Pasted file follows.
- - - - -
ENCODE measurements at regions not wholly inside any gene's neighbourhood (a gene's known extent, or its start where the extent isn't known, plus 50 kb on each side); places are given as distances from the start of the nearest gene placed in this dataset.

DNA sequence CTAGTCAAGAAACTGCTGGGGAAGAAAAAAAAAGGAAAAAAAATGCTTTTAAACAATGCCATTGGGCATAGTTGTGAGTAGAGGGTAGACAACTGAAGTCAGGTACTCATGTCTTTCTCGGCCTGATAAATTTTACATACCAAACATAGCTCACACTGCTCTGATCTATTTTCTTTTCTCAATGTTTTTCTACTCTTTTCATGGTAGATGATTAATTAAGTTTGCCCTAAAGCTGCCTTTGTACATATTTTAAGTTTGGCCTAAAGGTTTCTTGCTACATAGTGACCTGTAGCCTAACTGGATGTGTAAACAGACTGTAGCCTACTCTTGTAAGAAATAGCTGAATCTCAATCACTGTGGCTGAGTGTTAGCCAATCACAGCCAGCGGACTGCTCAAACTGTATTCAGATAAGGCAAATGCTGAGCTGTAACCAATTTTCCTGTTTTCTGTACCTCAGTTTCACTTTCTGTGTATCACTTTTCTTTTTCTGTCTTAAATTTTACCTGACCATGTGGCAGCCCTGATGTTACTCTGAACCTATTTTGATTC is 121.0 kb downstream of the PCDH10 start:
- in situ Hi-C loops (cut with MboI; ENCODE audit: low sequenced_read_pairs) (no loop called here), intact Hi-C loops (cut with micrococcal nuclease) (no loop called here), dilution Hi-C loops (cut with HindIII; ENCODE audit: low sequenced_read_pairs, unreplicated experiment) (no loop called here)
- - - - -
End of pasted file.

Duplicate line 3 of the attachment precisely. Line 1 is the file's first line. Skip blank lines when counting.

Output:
- in situ Hi-C loops (cut with MboI; ENCODE audit: low sequenced_read_pairs) (no loop called here), intact Hi-C loops (cut with micrococcal nuclease) (no loop called here), dilution Hi-C loops (cut with HindIII; ENCODE audit: low sequenced_read_pairs, unreplicated experiment) (no loop called here)